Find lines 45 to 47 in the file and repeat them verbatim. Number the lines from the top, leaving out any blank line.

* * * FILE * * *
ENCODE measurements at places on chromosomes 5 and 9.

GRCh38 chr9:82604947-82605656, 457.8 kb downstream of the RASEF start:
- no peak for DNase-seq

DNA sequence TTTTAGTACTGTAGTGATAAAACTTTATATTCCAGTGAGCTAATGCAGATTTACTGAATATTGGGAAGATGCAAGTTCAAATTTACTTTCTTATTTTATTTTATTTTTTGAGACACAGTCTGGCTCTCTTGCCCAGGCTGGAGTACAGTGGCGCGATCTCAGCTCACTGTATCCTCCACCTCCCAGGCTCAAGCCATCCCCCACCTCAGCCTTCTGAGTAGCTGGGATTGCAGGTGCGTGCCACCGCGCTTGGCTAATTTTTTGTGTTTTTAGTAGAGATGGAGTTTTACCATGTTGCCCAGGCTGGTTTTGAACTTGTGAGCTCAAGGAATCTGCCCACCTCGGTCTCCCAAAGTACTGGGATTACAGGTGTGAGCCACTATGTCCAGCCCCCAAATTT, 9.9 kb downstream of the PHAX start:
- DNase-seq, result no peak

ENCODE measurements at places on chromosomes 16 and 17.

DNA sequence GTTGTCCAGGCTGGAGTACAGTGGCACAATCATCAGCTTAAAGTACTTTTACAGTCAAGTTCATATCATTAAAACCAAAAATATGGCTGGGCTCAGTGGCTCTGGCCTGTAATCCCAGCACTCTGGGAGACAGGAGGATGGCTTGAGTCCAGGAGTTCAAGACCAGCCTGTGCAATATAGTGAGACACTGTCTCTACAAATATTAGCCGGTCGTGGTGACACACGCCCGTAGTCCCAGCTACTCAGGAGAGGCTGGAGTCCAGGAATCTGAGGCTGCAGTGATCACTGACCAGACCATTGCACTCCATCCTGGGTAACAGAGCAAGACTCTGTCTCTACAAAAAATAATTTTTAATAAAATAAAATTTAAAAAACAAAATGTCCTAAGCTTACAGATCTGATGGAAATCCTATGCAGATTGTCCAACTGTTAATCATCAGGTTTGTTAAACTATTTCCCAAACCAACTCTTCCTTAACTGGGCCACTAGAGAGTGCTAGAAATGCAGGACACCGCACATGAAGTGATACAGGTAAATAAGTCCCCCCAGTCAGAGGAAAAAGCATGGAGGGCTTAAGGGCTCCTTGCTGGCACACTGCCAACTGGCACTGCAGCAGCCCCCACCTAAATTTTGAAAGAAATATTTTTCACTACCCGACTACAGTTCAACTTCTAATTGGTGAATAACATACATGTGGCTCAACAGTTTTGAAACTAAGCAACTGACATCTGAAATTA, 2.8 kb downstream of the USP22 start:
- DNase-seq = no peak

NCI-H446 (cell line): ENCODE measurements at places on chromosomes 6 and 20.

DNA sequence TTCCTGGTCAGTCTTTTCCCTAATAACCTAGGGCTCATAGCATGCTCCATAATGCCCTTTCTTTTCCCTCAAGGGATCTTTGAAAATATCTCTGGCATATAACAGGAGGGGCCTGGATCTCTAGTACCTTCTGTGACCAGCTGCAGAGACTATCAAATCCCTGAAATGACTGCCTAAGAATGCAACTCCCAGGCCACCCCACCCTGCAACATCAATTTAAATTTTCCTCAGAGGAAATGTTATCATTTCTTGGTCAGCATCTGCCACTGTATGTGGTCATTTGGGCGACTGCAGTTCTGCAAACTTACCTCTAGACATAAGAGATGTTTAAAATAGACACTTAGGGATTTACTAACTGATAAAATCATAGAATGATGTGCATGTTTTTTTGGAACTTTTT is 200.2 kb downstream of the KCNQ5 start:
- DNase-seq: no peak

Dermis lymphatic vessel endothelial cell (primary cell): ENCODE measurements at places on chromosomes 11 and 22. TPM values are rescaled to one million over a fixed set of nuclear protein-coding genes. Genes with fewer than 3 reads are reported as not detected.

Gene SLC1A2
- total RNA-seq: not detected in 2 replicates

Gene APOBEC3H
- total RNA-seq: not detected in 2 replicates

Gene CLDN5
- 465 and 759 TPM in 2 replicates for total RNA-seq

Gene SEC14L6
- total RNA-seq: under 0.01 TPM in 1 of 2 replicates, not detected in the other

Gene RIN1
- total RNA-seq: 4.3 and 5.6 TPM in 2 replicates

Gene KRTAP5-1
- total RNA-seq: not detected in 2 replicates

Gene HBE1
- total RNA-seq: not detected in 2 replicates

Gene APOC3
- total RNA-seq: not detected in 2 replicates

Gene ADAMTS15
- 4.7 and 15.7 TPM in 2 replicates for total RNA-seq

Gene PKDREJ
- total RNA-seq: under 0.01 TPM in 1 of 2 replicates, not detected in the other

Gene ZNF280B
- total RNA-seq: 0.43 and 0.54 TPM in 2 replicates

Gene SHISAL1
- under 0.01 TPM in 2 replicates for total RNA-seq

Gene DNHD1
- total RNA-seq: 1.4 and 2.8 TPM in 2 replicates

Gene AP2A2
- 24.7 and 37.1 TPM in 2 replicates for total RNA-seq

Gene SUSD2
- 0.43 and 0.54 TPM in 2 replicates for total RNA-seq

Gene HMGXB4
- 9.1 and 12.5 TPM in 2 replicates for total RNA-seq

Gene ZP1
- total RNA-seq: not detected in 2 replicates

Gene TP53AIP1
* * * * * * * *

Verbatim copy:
Gene ZP1
- total RNA-seq: not detected in 2 replicates

Gene TP53AIP1